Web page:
New laws have been introduced on cycle helmet cameras in recent years. For example, the law states that cameras can be attached to a helmet using a bracket but cannot be secured by drilling holes in the shell, as it may compromise the integrity of the head gear. Recording footage using cycle helmet camera is not illegal, though it may not be accepted as evidence by the Crown Prosecution Service (CPS). In order to be used as evidence, the footage must show the cause of the accident (e.g. the vehicle).
In a recent case, Nisha Singh, a 33-year-old cyclist, was knocked off her bike by a van driver in London. Although Singh submitted her helmet camera footage which clearly shows the incident, Metropolitan police did not prosecute the man behind the wheel for careless driving. He was instead told to attend a safer driving course. Singh told the Evening Standard: “I think the safe driving course is fine but I think there should be more punishment for people who drive badly, not just the ones who cause gratuitous harm.
“The statement I got back from the police said unless you have life-threatening injuries or you are dead, we don’t prosecute. I believe that that is completely ludicrous.”
In a blog post, Paul Kitson, principal lawyer in personal injury at Slater & Gordon, said: “The CPS can be reluctant to prosecute motorists for careless or dangerous driving and the high burden of proof required in criminal proceedings partly explains why this is the case.”
According to Kitson, the burden of proof is lower in the Civil Courts where cases need to be proven on a balance of probabilities. When it comes to providing witness evidence, however, many people are often reluctant to come forward. In the event that the victim has lost consciousness during the incident, cycling helmet camera footage could “help a great deal by plugging any evidential gaps which might exist,” says Kitson.
He also adds that the quality of film will determine whether or not footage from the cycle helmet camera may be of any help to the injured cyclist in court. Should the date and time on the footage be incorrect, which could occur if the cyclist has recent replaced the camera battery, the footage may still be admissible. Kitson added: “Slater and Gordon Lawyers have pursued several cycling accident claims in the civil courts for CTC (Cyclists’ Touring Club) members where helmet camera footage was used in evidence. Insurance companies have often admitted liability when the footage was disclosed to them whereas previously they might have maintained a denial of liability.”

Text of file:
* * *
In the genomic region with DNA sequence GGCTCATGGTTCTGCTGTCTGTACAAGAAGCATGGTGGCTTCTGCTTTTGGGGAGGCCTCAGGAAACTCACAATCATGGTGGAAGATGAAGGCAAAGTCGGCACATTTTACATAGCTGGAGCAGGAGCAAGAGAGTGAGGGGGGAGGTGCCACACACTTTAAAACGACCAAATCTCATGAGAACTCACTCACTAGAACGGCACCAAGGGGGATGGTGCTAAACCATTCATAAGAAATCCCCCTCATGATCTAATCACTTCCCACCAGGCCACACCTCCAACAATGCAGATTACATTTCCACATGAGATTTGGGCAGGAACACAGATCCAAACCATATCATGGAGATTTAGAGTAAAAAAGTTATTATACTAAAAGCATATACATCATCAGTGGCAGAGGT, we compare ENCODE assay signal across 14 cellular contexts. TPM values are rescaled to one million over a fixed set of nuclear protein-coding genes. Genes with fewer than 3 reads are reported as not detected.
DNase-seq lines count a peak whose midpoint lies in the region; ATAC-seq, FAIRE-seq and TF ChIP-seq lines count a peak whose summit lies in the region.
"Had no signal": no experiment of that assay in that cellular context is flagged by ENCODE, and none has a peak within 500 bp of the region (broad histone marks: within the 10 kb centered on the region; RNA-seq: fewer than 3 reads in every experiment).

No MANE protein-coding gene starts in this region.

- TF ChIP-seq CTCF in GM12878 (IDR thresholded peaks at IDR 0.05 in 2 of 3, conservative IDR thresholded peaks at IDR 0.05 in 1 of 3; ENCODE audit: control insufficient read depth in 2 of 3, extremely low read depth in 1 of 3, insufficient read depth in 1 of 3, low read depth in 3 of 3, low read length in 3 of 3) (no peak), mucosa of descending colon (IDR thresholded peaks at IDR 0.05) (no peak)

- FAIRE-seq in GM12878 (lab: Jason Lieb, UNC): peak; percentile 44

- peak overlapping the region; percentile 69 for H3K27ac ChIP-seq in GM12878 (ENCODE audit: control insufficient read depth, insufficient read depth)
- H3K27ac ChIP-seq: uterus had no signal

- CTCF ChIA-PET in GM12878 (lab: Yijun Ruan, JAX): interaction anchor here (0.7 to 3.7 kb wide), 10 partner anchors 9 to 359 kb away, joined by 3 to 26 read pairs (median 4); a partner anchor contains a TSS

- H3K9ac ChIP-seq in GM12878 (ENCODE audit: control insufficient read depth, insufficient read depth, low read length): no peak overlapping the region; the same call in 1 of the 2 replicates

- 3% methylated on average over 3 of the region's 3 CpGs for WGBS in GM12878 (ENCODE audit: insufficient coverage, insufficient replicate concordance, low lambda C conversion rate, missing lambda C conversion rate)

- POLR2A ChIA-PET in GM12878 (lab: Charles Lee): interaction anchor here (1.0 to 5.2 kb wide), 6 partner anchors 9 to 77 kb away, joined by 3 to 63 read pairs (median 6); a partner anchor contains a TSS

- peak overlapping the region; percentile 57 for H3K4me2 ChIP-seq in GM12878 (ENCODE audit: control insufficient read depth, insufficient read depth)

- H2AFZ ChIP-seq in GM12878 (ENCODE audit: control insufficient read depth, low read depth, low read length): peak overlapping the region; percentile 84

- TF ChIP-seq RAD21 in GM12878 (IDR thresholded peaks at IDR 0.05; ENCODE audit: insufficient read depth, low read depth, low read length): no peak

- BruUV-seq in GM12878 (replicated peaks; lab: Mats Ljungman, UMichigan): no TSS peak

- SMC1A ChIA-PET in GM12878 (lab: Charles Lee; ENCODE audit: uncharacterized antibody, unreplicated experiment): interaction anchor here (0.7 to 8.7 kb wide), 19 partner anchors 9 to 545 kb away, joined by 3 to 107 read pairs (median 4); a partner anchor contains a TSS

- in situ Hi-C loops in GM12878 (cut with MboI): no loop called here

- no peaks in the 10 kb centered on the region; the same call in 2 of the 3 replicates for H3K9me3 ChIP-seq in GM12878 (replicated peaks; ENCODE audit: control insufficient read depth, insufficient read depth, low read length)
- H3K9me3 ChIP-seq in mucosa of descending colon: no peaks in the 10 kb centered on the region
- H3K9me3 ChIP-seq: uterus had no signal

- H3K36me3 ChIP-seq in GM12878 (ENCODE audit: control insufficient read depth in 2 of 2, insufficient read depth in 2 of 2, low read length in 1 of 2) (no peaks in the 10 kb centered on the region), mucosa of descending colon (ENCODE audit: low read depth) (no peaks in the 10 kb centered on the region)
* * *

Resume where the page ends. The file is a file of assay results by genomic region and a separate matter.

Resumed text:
Other laws on recent technology
In the last few years, the hoverboard trend has swept across the globe. With the arrival of these self-balancing mini scooters, the CPS was quick to reiterate that laws are in place banning their use in public places. UK legislation banning ‘riding’ on the path initially appeared in the Highway Act, dating back to 1835. Since then the law developed to make it illegal to ride a bicycle on the path in 1879. In 2011, the High Court announced the law also applies to riding a Segway.
The law stipulates that hoverboards are unsafe to ride on the road or the pavement, and may only be used on land that is private property, with the landowner’s permission. In 2015, Simon Benson of hoverboard distributor Ghetto Gadgets told The Guardian: “If the authorities give any impression that the use of hoverboards in some circumstances is unlawful, then I expect sales to soar.
“Clearly customers need to take advice, but millennials are not going to take kindly to the authorities using a law that pre-dates the penny-farthing to tell them what they can or can’t do on the streets of Britain.”
Kodi Boxes are designed to allow people to stream shows or watch them on any platform including computers, smartphones or tablets. Although they are legal to buy and use in the UK to watch free content, it is illegal to use a Kodi Box to stream subscription-only channels for free. Some boxes are being modified to access paid content channels using third-party plug-ins, meaning people are watching shows illegally. It is also illegal to purchase a modified Kodi Box which allows access to subscription-only channels.
The European Court of Justice ruled that a device which has been modified is illegal, meaning anyone selling a box which is intended to be used to infringe copyright will be treated as if they have infringed copyright themselves, and could face a prison sentence of up to 10 years. The Digital Economy Bill, introduced in April 2017, increased the punishment for those using the boxes illegally.
Amazon has now banned these “fully loaded” Kodi Boxes from being sold on its site, as has eBay. According to a report in The Sun, police arrested five people accused of selling these boxes in a crackdown on devices in February 2017.